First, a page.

A sense of joy radiates from the Most Rev. Rosilyn Carroll, new bishop of the Twin Cities African American Catholic Congregation, much of it a legacy from her late mother, Thelma Carroll. “She was my best friend, mentor and spiritual guide,” said Carroll, who grew up in St. Peter Claver parish and has lived in St. Paul most of her life. Carroll, a former chair of the St. Paul School Board, is currently academic director of Hamline University’s Center for Excellence in Urban Education.
Her mother loved her children and grandchildren so deeply that when she died two years ago, Rosilyn Carroll discovered that, like herself, all her brothers and sisters and nephews and nieces thought they were Thelma Carroll’s one and only favorite.
That is the depth of loving joy the bishop says she also finds in her religion, the African American Catholic Congregation, which combines African traditions with the spiritual beliefs and liturgy of the Roman Catholic Church.
Carroll was consecrated a bishop on May 7 by Archbishop G. Augustus Stallings, patriarch and founder of the denomination. From St. Paul, she presides over the Layfayette province, which numbers 1,200 people in three churches in New Orleans and Layfayette, LA, including one that Hurricane Katrina destroyed. The congregation is working to rebuild that structure. Rebuilding also means houses, clothing, food, job training and social services.
“We’re supposed to be about education, ministry and love,” Bishop Carroll said in a recent interview at Hamline University. “We want entrepreneurial enterprises, a credit union so people can be self-sufficient, and a safe place for seniors to be, where young people will prepare meals and do laundry as part of their service in Christianity. . . ”
Carroll first heard about the African American Catholic Congregation and its founder 17 years ago. She was attending a Catholic Mass in Ohio, where an announcement from a cardinal was read stating that Stallings, a Catholic priest in Washington, D.C., had declared his congregation independent from Rome. The letter warned that Stallings was thereby excommunicated from the Catholic Church, and so was anyone who joined him.
“That made me mad,” Carroll said. “I wanted to know more about him.”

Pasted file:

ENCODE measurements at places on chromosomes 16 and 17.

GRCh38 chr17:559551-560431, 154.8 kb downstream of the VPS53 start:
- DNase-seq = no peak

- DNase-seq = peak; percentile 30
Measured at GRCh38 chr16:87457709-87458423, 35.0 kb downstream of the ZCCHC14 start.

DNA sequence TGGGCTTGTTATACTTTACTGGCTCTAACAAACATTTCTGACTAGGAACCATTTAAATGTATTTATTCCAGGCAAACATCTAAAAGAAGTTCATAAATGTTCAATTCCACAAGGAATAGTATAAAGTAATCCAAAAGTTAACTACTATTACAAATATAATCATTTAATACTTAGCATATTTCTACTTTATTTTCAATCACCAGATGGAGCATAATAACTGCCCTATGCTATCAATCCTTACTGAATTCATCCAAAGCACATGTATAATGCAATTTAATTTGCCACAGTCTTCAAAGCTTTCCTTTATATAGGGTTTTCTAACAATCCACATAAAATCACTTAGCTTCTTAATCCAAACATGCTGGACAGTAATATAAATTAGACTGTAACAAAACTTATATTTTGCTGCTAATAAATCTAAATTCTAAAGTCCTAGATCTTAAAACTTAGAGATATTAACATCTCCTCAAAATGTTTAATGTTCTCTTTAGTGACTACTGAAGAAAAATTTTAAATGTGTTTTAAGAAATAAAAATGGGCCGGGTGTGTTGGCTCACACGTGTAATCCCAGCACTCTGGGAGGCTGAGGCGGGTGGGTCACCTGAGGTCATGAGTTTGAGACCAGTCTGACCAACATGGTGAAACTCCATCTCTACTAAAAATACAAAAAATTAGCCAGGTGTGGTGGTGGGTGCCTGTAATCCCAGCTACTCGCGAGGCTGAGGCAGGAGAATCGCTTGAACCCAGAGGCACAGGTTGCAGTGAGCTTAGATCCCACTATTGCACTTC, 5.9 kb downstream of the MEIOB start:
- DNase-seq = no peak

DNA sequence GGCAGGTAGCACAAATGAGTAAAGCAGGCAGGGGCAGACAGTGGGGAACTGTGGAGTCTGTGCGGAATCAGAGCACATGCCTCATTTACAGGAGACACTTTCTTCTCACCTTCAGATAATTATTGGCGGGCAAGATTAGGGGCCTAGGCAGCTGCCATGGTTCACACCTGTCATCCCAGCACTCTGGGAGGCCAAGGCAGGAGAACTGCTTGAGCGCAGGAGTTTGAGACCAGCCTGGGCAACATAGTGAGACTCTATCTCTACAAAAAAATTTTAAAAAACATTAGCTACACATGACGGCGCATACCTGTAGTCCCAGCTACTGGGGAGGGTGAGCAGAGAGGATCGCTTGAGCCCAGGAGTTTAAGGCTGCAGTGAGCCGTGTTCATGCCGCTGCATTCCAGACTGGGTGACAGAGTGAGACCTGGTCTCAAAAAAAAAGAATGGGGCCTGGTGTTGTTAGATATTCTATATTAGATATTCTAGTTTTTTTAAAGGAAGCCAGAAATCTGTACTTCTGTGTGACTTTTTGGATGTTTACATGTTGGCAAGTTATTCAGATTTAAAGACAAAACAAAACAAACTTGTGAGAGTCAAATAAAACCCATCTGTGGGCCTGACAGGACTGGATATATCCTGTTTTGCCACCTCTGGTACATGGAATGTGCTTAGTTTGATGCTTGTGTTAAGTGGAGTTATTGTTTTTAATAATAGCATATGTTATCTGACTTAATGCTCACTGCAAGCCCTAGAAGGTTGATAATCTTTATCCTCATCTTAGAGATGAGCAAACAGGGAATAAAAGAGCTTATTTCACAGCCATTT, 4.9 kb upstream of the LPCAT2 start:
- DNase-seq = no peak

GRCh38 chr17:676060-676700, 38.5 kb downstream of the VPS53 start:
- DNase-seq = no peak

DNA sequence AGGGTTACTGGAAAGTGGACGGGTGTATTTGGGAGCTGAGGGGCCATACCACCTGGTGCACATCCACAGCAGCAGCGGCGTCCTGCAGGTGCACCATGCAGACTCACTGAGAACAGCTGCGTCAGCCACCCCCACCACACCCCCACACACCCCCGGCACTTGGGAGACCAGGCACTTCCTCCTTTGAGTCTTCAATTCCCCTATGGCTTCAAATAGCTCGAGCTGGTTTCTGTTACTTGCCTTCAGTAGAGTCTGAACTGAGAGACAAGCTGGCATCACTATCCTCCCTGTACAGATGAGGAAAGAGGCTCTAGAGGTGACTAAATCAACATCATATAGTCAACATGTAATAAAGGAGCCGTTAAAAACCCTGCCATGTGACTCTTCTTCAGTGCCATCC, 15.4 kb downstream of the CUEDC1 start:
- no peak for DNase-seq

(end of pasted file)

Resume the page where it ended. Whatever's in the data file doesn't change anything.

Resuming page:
She learned that for nearly 20 years, Stallings had urged Catholic authorities to be more sensitive to the two million black American Catholics. At his own parish, he preached in a traditional black Protestant style and brought full Gospel choirs and African history into the Mass. But he reached a stalemate with officials over questions of top-down authority, and established a distinct Afri-centric Catholic denomination. Not only was it dedicated to anti-racism, it also allowed women and married people to become priests.
Carroll was so intrigued that she began four years of study under Stallings and was ordained a priest in 1993.
“We believe in the Earth and the sacredness of it,” she said. “We do the calling of the ancestors and believe we are all connected.”
She said her church takes a positive view toward people. “We believe we’re spiritual beings learning to be human. That’s what Afri-centered means. It’s not our nature to be sinful. Somehow, as Christians, we have lost our true nature. That’s why we have war and look at artificial things, like race, to determine our worth.
“I believe that if we practice what Jesus preached — love, forgiveness, mercy — I don’t know how we could be racist. I don’t know how we could think a man is better than a woman. And we could end the war in Iraq.”
Bishop Carroll, who earned a law degree at William Mitchell College of Law, serves as president of her church’s governing body, the Board of Trusted Servants. She is also a peace ambassador of the Interreligious Federation of World Peace, founded by the Rev. Sun Myung Moon, and has made numerous trips abroad, including four to Israel.
The African American Catholic Congregation has Imani Temples in Washington, DC, Maryland and South Carolina. The next may be in Texas. What about Minnesota? “Someday,” Carroll said.
As for Louisiana, “The real challenge is building the kingdom and strengthening the base,” she said, “having a strong foundation of ministries, having our temples be a place of refuge where we empower women, strengthen men, build families, and we prosper, so we can minimize homelessness, poverty, sickness and violence.”